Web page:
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Plant insect-repellent used in Stone Age

By Adrian Bishop - 09 Dec 2011 18:19:1 GMT
Plant insect-repellent used in Stone Age

Plant bedding was found at the Sibudu rock shelter in Northern KwaZulu-Natal, South Africa. Researchers found at least 15 layers of sediment containing plant bedding, dated between 77,000 and 38,000 years ago. The site has been undergoing digging since 1998; Credit: Lyn Wadley, Wits University

Humans may have used plants to keep bugs at bay as far back as 77,000 years ago in the Stone Age, according to scientists. Sedge bedding containing leaves from the river wild-quince that repels insects has been discovered by a team of botanists, archaeologists and paleobotonists at an ancient Sibudu rock shelter in Northern KwaZulu-Natal, South Africa.

The river wild-quince was not only used to soften other material in the bedding, but to prevent mosquitoes, says the international team, led by Lyn Wadley, from the University of the Witwatersrand, Johannesburg. The find means such matting was used 50,000 years earlier than previously thought.

The honorary professor at the Institute for Human Evolution, says, "Since leaves can simply be used to add comfort to sedge bedding we were even more surprised when we discovered that the leaves used have insecticidal properties.

"For some insects there is a 'knock-down' effect. Others are repelled and the breeding rate is interfered with amongst some insects." Professor Wadley believes the Sibudu was used to combat mosquitoes from the nearby UThongathi River.

The team's findings have just been published in the Science journal. Botanist, Marion Bamford, from the Bernard Price Institute for Palaeontological Research at Witwatersrand, says the leaves came from the plant, Cryptocarya woodii, commonly called river wild-quince. C. woodii contains chemicals that deter insects and larvae.

"Domestic activities, like preparing and destroying plant bedding, can provide important information," said Professor Wadley and can reveal clues about demography and patterns of settlement.

The bedding, which measured up to three metres, would have been built from centimetre-thick layers of stems and leaves from sedges and rushes and placed on the floor. The Sibudu bedding could have been used both for sleeping and to work upon, as it still is in the area nowadays.

Leaf blade and vein patterns can be clearly seen in the fossilised leaves:

Leaf blade and vein patterns can be clearly seen in the fossilised leaves

Researchers surmise plant sedges were used to repel mosquitoes from the Sibudu rock shelter site in South Africa, which is near the UThongathi River. This is an image of fossilized leaves found at the site; Credit: Lyn Wadley, Wits University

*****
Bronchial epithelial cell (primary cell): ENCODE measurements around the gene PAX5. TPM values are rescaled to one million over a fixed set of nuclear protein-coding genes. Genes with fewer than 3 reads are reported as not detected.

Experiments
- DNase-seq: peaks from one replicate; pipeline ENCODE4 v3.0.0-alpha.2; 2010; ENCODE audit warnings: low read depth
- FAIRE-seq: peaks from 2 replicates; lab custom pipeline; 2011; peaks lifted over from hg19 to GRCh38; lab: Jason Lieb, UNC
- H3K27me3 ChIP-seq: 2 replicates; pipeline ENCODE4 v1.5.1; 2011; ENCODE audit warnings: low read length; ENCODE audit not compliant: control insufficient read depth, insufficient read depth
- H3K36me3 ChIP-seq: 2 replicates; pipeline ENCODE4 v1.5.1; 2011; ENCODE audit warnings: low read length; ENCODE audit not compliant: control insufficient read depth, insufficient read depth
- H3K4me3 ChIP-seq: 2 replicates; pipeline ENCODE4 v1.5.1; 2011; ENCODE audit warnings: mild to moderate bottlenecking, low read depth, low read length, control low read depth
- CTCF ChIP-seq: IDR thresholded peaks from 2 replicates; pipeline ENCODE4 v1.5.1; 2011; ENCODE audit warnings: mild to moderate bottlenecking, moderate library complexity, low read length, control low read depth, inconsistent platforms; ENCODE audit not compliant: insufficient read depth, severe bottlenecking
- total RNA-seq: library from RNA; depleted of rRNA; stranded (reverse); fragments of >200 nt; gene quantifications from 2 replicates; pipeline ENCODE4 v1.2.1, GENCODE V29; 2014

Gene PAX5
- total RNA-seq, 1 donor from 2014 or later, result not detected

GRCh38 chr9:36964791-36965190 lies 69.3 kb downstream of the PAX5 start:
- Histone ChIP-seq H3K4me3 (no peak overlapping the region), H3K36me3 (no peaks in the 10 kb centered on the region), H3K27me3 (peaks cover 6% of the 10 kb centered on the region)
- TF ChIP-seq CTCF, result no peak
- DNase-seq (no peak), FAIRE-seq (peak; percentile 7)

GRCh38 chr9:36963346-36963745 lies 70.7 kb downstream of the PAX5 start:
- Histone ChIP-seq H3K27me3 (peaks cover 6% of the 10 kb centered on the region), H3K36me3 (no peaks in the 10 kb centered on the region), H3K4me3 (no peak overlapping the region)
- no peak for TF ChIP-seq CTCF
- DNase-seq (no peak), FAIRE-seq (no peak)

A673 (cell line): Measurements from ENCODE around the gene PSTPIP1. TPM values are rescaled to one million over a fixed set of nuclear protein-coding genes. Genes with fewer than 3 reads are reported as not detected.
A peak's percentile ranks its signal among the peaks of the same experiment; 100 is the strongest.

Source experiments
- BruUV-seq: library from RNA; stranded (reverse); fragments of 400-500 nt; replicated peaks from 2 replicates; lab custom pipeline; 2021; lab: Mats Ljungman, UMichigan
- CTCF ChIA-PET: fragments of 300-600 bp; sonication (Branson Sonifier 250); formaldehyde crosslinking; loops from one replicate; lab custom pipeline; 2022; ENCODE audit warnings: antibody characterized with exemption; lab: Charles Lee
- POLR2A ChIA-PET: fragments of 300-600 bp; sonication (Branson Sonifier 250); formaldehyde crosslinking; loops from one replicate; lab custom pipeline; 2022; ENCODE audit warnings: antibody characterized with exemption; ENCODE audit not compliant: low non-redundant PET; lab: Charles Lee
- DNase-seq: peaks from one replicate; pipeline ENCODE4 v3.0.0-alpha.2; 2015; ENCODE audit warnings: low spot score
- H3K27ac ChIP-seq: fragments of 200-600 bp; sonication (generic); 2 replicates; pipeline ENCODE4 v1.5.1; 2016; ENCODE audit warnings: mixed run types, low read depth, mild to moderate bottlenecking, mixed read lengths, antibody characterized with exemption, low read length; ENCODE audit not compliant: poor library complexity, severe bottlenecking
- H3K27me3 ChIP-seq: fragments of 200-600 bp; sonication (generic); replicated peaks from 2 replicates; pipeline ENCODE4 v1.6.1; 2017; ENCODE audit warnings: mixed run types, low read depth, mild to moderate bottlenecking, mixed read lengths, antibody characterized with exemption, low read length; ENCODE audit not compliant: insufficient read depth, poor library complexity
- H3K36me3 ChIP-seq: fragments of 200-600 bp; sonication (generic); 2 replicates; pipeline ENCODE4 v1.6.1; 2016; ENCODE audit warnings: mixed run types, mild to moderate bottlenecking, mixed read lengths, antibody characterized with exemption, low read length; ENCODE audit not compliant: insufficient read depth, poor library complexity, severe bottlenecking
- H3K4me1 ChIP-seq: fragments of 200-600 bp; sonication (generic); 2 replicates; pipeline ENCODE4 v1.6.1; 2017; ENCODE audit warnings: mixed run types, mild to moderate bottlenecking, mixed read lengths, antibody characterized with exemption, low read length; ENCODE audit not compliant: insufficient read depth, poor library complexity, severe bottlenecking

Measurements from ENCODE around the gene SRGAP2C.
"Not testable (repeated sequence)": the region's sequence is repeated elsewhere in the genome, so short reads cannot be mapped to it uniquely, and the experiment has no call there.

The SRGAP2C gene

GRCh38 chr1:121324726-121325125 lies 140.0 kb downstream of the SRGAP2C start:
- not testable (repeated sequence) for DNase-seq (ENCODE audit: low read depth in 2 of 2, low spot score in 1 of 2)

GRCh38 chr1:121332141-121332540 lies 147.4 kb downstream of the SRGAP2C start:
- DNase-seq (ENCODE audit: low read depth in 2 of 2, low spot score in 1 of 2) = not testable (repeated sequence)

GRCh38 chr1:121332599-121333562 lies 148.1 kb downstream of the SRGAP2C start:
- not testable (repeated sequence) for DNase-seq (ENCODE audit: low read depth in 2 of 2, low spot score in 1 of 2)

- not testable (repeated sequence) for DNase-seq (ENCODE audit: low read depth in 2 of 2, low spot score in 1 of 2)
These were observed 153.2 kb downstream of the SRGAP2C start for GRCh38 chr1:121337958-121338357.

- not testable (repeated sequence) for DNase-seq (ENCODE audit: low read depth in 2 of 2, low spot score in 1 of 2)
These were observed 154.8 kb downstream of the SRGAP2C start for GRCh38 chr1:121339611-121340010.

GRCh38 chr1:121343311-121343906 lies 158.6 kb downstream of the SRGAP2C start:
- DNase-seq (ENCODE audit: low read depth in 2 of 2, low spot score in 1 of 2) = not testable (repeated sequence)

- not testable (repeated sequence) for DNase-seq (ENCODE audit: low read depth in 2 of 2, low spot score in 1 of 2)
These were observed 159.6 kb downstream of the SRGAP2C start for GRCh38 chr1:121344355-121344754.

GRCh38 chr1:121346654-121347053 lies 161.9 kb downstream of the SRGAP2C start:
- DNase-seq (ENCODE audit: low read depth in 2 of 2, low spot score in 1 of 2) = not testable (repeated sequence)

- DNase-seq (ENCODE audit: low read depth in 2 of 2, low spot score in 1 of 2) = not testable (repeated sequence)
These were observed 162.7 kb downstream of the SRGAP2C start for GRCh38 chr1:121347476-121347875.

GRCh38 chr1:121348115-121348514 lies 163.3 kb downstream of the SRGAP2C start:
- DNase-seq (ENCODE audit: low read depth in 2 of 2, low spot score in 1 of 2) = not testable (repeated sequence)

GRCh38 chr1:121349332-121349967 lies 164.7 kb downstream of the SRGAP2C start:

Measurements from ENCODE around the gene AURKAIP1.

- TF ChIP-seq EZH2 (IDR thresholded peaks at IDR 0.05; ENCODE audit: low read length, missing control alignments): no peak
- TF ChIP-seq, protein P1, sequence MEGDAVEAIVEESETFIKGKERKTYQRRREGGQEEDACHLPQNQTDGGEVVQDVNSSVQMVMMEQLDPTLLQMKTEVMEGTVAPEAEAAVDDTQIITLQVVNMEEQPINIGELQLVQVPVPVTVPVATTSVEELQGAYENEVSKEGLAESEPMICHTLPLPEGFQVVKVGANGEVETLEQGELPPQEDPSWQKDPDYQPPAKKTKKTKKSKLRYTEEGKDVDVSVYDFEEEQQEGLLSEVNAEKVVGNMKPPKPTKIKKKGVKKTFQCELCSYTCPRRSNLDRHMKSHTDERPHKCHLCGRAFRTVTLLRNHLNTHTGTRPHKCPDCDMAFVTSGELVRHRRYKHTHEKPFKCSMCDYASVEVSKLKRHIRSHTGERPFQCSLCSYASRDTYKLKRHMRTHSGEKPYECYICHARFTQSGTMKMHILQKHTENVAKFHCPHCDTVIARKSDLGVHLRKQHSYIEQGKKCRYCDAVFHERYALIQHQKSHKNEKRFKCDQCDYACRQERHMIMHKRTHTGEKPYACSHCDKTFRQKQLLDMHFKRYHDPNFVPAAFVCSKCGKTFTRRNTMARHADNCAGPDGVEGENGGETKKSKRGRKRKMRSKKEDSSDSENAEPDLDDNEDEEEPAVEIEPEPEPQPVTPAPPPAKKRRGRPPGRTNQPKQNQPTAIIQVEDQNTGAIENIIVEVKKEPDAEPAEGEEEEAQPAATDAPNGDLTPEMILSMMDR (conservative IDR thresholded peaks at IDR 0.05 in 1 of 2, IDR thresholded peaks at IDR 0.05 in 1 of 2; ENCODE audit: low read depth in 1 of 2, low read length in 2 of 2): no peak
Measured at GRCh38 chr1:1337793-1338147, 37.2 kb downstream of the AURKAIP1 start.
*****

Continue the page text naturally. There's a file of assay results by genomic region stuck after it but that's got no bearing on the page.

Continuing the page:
Researchers who have been excavating sites at Sibudu since 1998, have discovered at least 15 sendimental layers with plant bedding dating from 77,000-38,000 years ago.

C. woodii is in the same family as the Bay leaf, which can be used in cooking, but also preventing insect eating grain.

Boston University archaeological scientists Francesco Berna and Paul Goldberg studied extremely thin sections of sediment using methods that did not disrupt their integrity. The pair is supported by the National Science Foundation, an independent American federal agency that backs fundamental research and education in science and engineering.

They discovered evidence of various human activities, such as the building of bedding and hearths.

Paul Goldberg says, "I don't think we would have had this confirmation, or at least impetus, if we hadn't had done the original thin section work.

"We were able to recognize several different types of deposits that are only centimetres thick. Among them were layers composed mainly of phytoliths, some of which were clearly sedges," he said. "We could also observe in thin section some pieces of clay that was likely attached to the roots of the sedges from where they were taken down at the stream below the site."

Phytoliths are tiny mineral particles formed by a plant and fossilised.

The team, which included members from University of Tübingen in Germany, also discovered evidence of the burning of plant bedding. It was like that "the bedding was burnt to rid it of pests - insects and perhaps rodents - and to clean up decaying organic material," said Professor Wadley.

"Since sites are usually simply abandoned when they become fusty, the implication is that people wanted to reuse Sibudu regularly, and more regularly than would be allowed by natural processes of decay to clean the site. Burning was probably a more effective way to get rid of insects than the use of herbs."

In future, the researchers' work at Sibudu may be stopped, as a large housing development is planned there. Professor Wadley hopes the discovery will show how important the site is and help preserve it.

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Topics: Insects